A few weeks ago, Hong Kong celebrated the westerner’s equivalent of Christmas, the Chinese New Year. The New Year is a very important celebration for the Chinese. It’s a time for family, good food and a well-deserved holiday.
To escape the mayhem of shopping and numerous meals out, my partner and I decided to take a short trip away to Kyoto, Japan. We chose Japan for a numerous of reasons. Firstly, because Taiwan and Korea are the number one destinations to visit around the New Year, as they are incredibly close to Hong Kong and secondly, it’s a new place for us both to explore. Even though we both had to pay a fraction more than usual for the flight ticket, it was a trip well worth it.
Surprisingly enough the city is the seventh largest of Japan and was previously a capital before Tokyo slotted into first place.
Even though travelers are in one of the most heavily populated cities in Japan, Kyoto still manages to make you feel you’re in a faraway destination.
The itinerary was set for three days to explore the city. Day one was dedicated to sampling as much of the local cuisine as possible. We tried Dumplings, Shrimp Tempura, Udon and the traditional Japanese Hotpot. For the evening time we explored the Gion district, one of the oldest districts of Kyoto. By night, this area is vibrant and filled with some of Kyoto’s best bars and restaurants.
My first impressions of Kyoto ticked all of the boxes. I’m not sure if it was the brisk morning air with the light snowflakes that made this place so appealing but it really is a beautiful, beautiful city. On morning walks, I paid close attention to the impressive detail of the architecture and hidden pathways.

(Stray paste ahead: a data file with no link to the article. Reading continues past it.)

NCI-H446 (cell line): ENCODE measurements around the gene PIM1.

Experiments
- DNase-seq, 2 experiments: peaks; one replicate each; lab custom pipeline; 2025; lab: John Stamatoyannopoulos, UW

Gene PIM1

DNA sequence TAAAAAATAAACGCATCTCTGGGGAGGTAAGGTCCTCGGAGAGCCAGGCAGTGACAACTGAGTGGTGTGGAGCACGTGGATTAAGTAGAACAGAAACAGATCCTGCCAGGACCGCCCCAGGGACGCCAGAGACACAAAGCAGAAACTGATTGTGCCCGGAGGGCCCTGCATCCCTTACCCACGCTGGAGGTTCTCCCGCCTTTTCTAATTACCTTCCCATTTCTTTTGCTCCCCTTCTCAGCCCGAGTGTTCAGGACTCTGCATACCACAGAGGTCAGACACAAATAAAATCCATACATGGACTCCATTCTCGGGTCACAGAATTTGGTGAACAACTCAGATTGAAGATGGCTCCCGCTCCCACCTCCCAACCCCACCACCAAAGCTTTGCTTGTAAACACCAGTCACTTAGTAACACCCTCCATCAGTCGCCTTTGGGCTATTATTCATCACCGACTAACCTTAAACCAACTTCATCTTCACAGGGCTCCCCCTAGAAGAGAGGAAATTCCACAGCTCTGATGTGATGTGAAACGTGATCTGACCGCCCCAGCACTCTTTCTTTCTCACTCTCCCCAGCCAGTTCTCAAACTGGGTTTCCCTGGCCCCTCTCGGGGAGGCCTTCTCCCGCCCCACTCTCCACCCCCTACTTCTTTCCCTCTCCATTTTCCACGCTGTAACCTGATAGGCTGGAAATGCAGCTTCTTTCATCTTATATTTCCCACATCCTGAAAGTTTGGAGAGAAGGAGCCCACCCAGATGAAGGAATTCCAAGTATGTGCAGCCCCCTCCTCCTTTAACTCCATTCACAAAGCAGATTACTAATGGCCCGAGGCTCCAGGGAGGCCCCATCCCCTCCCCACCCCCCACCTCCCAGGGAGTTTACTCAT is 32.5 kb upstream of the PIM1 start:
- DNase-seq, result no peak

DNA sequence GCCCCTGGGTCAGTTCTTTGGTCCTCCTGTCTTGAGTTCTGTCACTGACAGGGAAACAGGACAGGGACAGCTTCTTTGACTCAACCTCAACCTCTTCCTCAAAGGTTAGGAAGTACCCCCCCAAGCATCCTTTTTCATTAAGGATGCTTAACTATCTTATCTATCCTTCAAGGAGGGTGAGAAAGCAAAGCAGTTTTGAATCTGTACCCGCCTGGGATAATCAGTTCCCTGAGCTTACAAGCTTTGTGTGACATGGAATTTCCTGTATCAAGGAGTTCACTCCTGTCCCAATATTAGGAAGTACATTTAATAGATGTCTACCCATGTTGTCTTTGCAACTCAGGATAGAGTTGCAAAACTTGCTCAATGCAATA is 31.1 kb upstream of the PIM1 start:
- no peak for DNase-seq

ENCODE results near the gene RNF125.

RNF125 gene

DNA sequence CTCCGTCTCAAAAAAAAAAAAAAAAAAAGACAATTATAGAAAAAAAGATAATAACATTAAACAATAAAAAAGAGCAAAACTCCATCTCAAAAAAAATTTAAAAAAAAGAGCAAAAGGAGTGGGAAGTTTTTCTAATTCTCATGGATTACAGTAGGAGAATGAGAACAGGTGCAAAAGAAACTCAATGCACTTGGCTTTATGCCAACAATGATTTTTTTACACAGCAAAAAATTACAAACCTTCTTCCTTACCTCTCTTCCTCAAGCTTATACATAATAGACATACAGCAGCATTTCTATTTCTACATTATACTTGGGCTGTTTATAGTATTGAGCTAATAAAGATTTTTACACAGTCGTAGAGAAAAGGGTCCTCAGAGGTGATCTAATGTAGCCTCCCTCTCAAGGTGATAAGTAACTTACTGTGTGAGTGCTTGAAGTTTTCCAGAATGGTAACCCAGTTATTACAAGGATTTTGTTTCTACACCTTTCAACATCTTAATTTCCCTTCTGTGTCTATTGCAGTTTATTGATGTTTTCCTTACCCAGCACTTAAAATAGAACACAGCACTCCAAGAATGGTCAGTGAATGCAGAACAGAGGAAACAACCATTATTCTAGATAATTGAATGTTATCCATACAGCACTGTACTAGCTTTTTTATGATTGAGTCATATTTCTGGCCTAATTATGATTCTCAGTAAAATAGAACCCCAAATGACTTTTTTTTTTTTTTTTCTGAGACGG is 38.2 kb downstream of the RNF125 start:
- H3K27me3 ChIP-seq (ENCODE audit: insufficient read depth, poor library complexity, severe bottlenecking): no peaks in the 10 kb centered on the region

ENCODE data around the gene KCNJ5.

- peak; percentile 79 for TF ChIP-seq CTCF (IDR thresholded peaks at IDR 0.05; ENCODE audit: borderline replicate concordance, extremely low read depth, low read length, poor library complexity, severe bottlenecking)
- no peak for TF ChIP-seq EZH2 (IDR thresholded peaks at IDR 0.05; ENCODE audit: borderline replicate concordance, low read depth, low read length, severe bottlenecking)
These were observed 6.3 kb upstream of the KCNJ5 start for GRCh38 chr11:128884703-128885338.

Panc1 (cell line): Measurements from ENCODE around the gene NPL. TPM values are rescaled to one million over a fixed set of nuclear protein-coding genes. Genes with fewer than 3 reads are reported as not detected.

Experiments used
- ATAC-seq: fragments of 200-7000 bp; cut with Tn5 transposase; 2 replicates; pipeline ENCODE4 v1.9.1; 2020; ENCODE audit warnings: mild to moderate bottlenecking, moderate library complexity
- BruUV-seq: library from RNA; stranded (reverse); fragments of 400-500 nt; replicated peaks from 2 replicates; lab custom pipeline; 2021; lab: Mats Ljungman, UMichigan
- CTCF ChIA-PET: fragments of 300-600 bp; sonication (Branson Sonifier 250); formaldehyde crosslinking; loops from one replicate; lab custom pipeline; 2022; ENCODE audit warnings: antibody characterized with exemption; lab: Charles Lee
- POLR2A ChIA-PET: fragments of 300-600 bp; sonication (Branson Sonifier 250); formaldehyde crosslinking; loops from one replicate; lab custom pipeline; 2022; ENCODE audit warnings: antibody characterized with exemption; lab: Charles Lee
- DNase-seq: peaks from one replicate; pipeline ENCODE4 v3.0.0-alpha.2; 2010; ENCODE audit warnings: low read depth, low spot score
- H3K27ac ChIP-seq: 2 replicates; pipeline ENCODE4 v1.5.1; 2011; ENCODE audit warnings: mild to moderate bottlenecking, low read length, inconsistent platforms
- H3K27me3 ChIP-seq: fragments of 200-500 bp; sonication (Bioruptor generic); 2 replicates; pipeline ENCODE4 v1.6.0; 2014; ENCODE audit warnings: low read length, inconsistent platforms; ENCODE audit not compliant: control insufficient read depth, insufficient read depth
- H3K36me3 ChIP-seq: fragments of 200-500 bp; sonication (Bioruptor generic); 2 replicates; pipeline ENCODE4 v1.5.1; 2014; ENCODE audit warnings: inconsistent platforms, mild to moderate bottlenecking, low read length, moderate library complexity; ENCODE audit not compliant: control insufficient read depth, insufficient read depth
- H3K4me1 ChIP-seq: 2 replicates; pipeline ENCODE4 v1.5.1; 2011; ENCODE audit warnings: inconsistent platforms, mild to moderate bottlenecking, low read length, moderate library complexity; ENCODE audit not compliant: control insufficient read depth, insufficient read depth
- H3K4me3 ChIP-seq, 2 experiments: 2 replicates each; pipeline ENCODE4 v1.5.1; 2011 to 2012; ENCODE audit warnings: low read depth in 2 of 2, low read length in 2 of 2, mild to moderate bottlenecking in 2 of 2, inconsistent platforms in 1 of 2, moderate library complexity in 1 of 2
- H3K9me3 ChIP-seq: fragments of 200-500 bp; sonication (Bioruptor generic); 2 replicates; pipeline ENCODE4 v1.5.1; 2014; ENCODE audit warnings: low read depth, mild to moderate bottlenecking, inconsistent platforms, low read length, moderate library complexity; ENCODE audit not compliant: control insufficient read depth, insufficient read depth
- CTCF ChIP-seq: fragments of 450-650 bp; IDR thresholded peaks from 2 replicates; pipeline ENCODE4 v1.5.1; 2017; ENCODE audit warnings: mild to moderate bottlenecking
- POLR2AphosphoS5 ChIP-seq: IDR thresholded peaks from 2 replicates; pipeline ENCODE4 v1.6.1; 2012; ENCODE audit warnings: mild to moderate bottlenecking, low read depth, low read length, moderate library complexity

In the evening time, the streets are lit with the red backdrop of the suma bridge. Taking a pleasant walk through, it opened its arms and let us both capture some of the rare moments of Japan that not many of you would be able to see by day.
The second day of the trip was off to a good start. We visited one of the infamous Japanese shrines, The Fushimi Inari. Mostly remembered for featuring in the Oscar nominated film, ‘Memoirs of a Geisha’. It’s even more breathtaking than anticipated. The shrine stretches for 233 meters long and reaches out to an outstanding view of the city. The locals invite the tourist to wander through the forest and immerse themselves in the Japanese culture. Along the shrines path, many fox statues can be spotted. The reason being, the fox represents the Inari’s messengers and is often seen with keys in their mouths.
The Fushimi Inari Shrine is definitely a must for any visitor of Kyoto. Situated in the mountains with plenty of forestry area, this is a perfect way to start the day before stopping off in the Fushimi Village for lunch afterwards.
In the evening, we vowed to try the nation’s favorite dish, Ramen. Nobody can leave Japan without doing so! There are many ramen restaurants scattered around the city and we found the main stretch of them above the Kyoto train station. This was one of the highlights of the trip away. With plenty of choice and a comfortable atmosphere, this was great end to the weekend trip away. And not forgetting to have a sip or two of warm Sake.
Day three had easily arrived and they do say time goes fast when you’re having fun. From the beginning to end, we had ticked off Sushi, Ramen, the Gion District and The Fushimi Inari Shrine.
For the last few hours or so we ventured out with our cameras and indulged ourselves in the city that is Kyoto.